How to construct a square inscribed in a given circle. The construction proceeds as follows:

- A diameter of the circle is drawn.
- A perpendicular bisector of the diameter is drawn using the method described in Perpendicular bisector of a segment. This is also a diameter of the circle.
- The resulting four points on the circle are the vertices of the inscribed square.

If the circle's center point is not given, it can be constructed using the method in Constructing the center of a circle.

The above animation is available as a printable step-by-step instruction sheet, which can be used for making handouts or when a computer is not available.

Argument | Reason | |
---|---|---|

1 | AC is a diameter of the circle O | A diameter is a line through the circle center. See Diameter definition. |

2 | BD is a diameter of the circle O | It was drawn using the method in Perpendicular bisector of a line. See that page for proof. The center of a circle bisects the diameter, so BD passes through the center. |

3 | AC, BD are perpendicular | BD was drawn using the method in Perpendicular bisector of a line. See that page for proof. |

4 | AC, BD bisect each other | Both are diameters of the circle O. (1), (2) and the center of a circle bisects its diameter. See Diameter definition |

5 | ABCD is a square | Diagonals of a square bisect each other at 90°. (3), (4) |

6 | ABCD is an inscribed square | All vertices lie on the given circle O |

- Q.E.D

- Introduction to constructions
- Copy a line segment
- Sum of n line segments
- Difference of two line segments
- Perpendicular bisector of a line segment
- Perpendicular at a point on a line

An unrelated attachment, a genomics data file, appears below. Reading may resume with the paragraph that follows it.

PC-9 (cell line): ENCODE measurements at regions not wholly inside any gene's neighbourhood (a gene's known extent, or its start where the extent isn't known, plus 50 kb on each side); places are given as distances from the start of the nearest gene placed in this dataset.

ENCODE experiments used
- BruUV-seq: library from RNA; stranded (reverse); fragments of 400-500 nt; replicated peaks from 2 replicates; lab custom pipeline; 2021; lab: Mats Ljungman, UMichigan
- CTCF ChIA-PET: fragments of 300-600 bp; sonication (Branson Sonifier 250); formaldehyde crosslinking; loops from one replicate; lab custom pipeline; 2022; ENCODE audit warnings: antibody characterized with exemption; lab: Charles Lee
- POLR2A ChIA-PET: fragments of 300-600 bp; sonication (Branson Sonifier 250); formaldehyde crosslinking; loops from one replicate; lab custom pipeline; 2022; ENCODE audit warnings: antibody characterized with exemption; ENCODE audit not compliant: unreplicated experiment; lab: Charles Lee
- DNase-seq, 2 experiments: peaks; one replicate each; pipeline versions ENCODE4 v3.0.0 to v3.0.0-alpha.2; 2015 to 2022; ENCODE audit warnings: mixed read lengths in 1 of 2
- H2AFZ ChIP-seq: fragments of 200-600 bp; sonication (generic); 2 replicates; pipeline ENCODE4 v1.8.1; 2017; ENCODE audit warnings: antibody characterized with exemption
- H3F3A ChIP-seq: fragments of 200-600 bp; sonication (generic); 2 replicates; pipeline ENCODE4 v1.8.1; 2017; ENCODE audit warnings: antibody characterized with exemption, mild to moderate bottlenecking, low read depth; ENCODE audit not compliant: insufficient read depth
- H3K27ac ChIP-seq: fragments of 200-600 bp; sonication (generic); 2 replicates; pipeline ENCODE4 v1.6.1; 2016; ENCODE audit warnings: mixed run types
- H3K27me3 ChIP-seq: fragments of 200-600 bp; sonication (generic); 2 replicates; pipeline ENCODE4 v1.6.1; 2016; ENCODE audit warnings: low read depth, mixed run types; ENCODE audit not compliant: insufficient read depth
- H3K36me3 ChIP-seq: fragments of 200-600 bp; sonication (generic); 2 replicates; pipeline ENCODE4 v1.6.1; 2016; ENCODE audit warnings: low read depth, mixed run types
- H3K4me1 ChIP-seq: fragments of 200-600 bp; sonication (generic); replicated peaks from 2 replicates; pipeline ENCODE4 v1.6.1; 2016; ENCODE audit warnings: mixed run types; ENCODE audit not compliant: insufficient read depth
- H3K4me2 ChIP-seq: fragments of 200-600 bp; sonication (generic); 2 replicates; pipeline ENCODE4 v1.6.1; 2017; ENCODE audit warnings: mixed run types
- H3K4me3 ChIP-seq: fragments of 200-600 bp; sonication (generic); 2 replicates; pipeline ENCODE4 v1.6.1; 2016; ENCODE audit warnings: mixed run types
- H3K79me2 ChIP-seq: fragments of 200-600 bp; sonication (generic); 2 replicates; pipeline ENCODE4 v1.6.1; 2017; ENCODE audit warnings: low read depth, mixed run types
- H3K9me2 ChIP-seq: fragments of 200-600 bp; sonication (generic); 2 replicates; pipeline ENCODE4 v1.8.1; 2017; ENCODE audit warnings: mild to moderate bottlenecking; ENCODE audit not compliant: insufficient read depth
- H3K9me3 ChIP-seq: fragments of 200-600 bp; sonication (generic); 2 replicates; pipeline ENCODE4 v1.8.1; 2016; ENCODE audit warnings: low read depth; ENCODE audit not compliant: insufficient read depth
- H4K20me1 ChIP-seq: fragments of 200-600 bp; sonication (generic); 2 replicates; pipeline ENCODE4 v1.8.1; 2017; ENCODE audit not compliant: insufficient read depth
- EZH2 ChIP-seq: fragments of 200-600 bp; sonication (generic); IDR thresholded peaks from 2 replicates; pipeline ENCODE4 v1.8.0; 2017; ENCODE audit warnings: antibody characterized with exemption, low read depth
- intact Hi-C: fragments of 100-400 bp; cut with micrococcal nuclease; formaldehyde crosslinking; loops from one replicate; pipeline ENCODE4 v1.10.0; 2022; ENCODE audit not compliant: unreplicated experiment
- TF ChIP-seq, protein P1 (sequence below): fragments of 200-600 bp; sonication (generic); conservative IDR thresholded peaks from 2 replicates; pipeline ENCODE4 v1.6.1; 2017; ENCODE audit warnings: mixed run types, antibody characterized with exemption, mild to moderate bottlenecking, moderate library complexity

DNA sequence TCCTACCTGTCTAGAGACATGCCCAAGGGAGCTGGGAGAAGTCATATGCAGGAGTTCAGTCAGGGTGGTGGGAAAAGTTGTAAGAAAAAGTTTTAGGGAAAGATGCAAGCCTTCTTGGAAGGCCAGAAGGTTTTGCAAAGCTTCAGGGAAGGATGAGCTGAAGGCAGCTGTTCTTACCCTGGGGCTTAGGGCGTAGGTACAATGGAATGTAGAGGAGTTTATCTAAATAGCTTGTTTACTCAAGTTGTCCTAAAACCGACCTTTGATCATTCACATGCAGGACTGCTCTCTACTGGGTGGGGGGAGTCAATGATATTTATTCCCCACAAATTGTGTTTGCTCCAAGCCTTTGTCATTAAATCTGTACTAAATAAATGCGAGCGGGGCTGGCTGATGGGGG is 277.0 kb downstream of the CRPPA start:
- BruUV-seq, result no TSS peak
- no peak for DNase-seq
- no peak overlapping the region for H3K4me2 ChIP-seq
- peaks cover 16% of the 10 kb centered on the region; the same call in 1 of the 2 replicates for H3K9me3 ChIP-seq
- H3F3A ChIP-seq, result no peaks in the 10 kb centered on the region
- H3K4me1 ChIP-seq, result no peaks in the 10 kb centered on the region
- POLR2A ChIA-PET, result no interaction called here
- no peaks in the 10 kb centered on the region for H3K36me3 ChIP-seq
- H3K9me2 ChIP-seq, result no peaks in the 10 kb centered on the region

- Perpendicular from a line through a point
- Perpendicular from endpoint of a ray
- Divide a segment into n equal parts
- Parallel line through a point (angle copy)
- Parallel line through a point (rhombus)
- Parallel line through a point (translation)

- Bisecting an angle
- Copy an angle
- Construct a 30° angle
- Construct a 45° angle
- Construct a 60° angle
- Construct a 90° angle (right angle)
- Sum of n angles
- Difference of two angles
- Supplementary angle
- Complementary angle
- Constructing 75° 105° 120° 135° 150° angles and more

- Copy a triangle
- Isosceles triangle, given base and side
- Isosceles triangle, given base and altitude
- Isosceles triangle, given leg and apex angle
- Equilateral triangle
- 30-60-90 triangle, given the hypotenuse
- Triangle, given 3 sides (sss)
- Triangle, given one side and adjacent angles (asa)
- Triangle, given two angles and non-included side (aas)
- Triangle, given two sides and included angle (sas)
- Triangle medians
- Triangle midsegment
- Triangle altitude
- Triangle altitude (outside case)

- Right Triangle, given one leg and hypotenuse (HL)
- Right Triangle, given both legs (LL)
- Right Triangle, given hypotenuse and one angle (HA)
- Right Triangle, given one leg and one angle (LA)

- Finding the center of a circle
- Circle given 3 points
- Tangent at a point on the circle
- Tangents through an external point
- Tangents to two circles (external)
- Tangents to two circles (internal)
- Incircle of a triangle
- Focus points of a given ellipse
- Circumcircle of a triangle

- Square given one side
- Square inscribed in a circle
- Hexagon given one side
- Hexagon inscribed in a given circle
- Pentagon inscribed in a given circle

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